Renata Hesse, Apr 19, 2007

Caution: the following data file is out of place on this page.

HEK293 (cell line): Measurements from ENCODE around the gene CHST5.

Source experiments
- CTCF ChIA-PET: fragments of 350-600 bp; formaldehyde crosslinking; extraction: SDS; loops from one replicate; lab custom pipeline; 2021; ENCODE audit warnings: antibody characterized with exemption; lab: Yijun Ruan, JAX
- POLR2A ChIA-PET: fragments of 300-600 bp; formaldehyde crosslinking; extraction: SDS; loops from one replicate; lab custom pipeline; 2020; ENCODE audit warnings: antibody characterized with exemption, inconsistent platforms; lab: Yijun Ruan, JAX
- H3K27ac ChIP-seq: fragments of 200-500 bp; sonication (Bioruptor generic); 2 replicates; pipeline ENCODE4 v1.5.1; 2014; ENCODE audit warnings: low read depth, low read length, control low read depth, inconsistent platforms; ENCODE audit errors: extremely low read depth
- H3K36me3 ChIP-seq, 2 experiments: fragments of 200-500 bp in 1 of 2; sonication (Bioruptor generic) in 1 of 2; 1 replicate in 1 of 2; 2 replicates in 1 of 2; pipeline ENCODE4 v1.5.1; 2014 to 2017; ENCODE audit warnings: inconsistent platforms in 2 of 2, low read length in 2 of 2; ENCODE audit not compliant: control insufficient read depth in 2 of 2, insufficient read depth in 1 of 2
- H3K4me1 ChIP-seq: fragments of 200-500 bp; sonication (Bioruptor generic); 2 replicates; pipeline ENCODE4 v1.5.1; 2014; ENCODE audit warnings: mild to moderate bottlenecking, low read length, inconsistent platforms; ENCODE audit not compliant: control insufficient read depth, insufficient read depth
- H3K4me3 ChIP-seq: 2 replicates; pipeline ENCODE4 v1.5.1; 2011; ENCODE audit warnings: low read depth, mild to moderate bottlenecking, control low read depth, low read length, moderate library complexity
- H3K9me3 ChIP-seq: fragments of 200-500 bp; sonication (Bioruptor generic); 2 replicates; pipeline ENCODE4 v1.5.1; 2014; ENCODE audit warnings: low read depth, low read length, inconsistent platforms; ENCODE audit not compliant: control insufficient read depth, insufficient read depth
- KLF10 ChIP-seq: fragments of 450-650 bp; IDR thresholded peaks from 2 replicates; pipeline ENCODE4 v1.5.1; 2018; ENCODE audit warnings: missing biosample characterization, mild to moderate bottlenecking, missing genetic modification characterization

It only takes working through a single matter that involves a two-sided market to recognize that the antitrust analysis can be a bit more complicated than with standard one-sided markets. The principle reason for the complication is evident from the descriptive moniker given these markets: they have two sides or, put more practically, they have two sets of independent customers. Generally, two-sided markets are characterized by (1) the presence of two distinct classes of customers for a vendor´s product or service, both of which are necessary for the existence of the product or service, and (2) indirect positive externalities between different classes of customers, meaning that the value of the product or service to one class of customer increases with the level of usage by the other customer class, at least up to a point. But why do these features make a difference in terms of the application of standard antitrust principles to these markets? Or, more colloquially, why is everyone talking about two-sided markets?
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